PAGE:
Nope – Movie Review

TL;DR – This is a film that swings wildly, where you have moments of pure terror, but I am not sure it all comes together in the third act.    

Rating: 3.5 out of 5.

Post-Credit Scene – There is no post-credit scene

Disclosure – I was invited to a press screening of this film.

Warning – This film contains scenes that may cause distress.

a feild of waking inflatable men

Nope Review

Today, I look at a film that is quite difficult to review. Challenging in that from a production perspective, I have rarely seen a movie that works as well as this. But from a narrative perspective, there were moments that negatively impacted me that I am still trying to process the day after. It is also a film that is hard to talk about without immediately heading into spoilers that might impact your time with the film. Well, it might be difficult, but I’m still going to take a solid crack at it. As such, it is time to dive into our review of Nope.

So to set the scene, we open on a TV set in the 1990s, a sitcom with rows for audience seating, but only there is no one there even though the applause signs still flash. But we see a chimpanzee sitting with blood on its hands while a lifeless body lies in the background. Flash forward to the current time, and we are introduced to Otis Jr. “OJ” Haywood (Daniel Kaluuya), who works with his father Otis Haywood Sr. (Keith David) at Haywood Hollywood Horses. A ranch that trains horses for TV and movie productions. While OJ is doing all the work and wondering where his sister Emerald “Em” Haywood (Keke Palmer) is, he hears something odd coming from the sky. Then what looks like hail starts hitting the ground on a clear day, but it is not hail but metal shrapnel like keys and coins, one of which strikes Otis Sr. in the head. While the siblings struggle to keep the ranch going in the wake of this tragedy, the story of the objects falling out of a plane just does not hold up, and they start to wonder what else might be out there in the sky.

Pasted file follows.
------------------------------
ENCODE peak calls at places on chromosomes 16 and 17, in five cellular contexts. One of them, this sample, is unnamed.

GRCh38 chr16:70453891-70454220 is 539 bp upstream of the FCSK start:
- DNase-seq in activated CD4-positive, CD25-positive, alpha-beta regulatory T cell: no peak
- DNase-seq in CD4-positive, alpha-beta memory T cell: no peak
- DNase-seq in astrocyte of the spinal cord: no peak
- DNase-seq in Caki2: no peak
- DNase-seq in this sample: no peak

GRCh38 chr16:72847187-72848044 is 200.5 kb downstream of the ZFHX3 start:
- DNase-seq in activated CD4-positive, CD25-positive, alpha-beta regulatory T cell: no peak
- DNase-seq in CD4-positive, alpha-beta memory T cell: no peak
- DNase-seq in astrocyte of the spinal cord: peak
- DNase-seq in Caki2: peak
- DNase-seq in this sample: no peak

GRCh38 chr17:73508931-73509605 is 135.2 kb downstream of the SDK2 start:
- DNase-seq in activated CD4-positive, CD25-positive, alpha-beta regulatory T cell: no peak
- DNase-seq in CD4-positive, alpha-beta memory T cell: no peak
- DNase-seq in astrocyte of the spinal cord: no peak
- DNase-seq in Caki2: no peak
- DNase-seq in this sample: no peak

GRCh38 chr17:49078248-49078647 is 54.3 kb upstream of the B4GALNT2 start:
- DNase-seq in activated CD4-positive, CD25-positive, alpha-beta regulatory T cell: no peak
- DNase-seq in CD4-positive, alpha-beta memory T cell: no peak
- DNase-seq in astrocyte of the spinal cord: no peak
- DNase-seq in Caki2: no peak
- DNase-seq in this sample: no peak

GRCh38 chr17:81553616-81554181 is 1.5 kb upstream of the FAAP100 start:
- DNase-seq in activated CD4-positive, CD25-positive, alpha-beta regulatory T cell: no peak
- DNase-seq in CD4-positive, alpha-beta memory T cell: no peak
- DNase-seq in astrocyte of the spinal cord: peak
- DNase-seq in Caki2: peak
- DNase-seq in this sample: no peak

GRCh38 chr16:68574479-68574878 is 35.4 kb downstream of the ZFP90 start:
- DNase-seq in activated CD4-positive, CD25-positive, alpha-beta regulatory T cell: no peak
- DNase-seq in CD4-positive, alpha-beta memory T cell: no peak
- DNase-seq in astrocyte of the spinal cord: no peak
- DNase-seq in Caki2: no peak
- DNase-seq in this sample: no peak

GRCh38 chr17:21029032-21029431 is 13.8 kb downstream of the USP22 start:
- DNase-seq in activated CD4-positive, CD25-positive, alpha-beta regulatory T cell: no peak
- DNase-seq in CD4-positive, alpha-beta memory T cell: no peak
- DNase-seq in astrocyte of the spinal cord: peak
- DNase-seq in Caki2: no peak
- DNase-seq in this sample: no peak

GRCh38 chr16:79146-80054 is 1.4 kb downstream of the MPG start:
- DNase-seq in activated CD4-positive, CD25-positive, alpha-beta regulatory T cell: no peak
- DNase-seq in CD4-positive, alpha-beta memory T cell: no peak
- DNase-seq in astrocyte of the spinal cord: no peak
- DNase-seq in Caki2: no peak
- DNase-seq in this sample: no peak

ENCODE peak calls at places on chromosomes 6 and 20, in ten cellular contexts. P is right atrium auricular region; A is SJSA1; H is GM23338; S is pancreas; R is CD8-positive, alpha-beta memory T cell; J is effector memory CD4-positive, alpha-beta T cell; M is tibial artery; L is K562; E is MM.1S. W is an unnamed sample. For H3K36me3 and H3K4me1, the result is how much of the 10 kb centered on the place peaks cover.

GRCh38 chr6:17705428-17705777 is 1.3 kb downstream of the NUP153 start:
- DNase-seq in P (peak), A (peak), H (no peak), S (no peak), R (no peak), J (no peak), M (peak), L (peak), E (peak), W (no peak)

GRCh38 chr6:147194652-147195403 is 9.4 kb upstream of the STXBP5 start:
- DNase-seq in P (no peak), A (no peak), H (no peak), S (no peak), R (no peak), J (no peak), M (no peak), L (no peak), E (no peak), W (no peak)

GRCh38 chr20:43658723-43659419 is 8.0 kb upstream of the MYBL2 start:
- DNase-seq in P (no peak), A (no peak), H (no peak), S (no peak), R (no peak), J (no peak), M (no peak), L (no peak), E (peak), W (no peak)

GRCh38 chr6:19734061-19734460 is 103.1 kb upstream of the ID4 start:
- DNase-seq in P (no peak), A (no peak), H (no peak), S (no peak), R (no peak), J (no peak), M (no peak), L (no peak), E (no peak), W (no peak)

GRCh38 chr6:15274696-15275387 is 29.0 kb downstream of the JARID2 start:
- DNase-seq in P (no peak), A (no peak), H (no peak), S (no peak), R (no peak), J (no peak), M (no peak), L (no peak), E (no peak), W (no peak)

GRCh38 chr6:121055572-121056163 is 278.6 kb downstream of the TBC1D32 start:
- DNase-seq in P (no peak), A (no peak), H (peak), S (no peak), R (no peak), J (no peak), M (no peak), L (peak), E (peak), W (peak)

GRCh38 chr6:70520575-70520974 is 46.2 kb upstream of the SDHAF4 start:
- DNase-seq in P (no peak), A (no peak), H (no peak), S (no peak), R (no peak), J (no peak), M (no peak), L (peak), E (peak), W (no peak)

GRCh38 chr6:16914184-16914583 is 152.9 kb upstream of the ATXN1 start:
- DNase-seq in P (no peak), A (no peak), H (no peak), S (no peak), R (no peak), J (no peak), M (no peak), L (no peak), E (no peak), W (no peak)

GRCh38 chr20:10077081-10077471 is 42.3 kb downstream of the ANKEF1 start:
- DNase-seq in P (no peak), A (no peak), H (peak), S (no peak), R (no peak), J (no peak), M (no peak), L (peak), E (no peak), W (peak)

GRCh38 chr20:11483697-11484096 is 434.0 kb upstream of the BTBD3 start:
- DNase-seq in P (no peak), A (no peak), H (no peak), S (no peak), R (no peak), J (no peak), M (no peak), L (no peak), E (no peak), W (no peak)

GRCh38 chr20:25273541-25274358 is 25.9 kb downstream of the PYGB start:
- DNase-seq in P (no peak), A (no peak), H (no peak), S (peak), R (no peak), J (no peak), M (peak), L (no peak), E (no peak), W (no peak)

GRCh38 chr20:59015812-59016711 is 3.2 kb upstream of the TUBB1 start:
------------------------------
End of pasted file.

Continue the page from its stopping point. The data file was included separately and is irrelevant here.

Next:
Daniel Kaluuya & Keke Palmer on a green screen.
Big sibling energy in this film. Image Credit: Universal Pictures.

For this review, the first part will be a spoiler-free discussion of the facets that worked spectacularly. Then we will enter a section with spoilers to discuss the narrative and themes. I want to approach it this way because if this film is your jam, then going into it with as little knowledge as possible is best. It is also because how you react to this film will be very subjective. Listening to people’s conversations as I walked out of the cinema last night, there were wildly different experiences on show. The first part that worked as well as it did was that I instantly bought OJ and Em as siblings. There was an energy there that radiated that these two characters had a long history with ups and downs. I have watched many films where characters are meant to be siblings, but you feel no connection, but not so here. Without that connection, none of the rest of the film would have worked because it is the cornerstone on which much of the thematic content rests as we get deeper into the action. Daniel and Keke give stellar performances throughout this film, bouncing at very different wavelengths that compliment each other.

Nope also excels with some of the best sound designs I have ever heard. The first layer of this is always using diegetic music, mainly from a record player, so you have an audible cue when something terrible is about to happen. But more than that, the sound design for the antagonist in this film is haunting. It makes the hairs stand up on the back of your arms just listening to it even when you can not see it. This is amplified but the use of wind, so you can only hear snippets of it, like a conversation, lifted from far away. It also helps that horse’s neighs and cries are so universal that you instantly know what is going on just from them, which works into the way that the film uses and manipulates tension throughout, interspersed with these more humorous moments.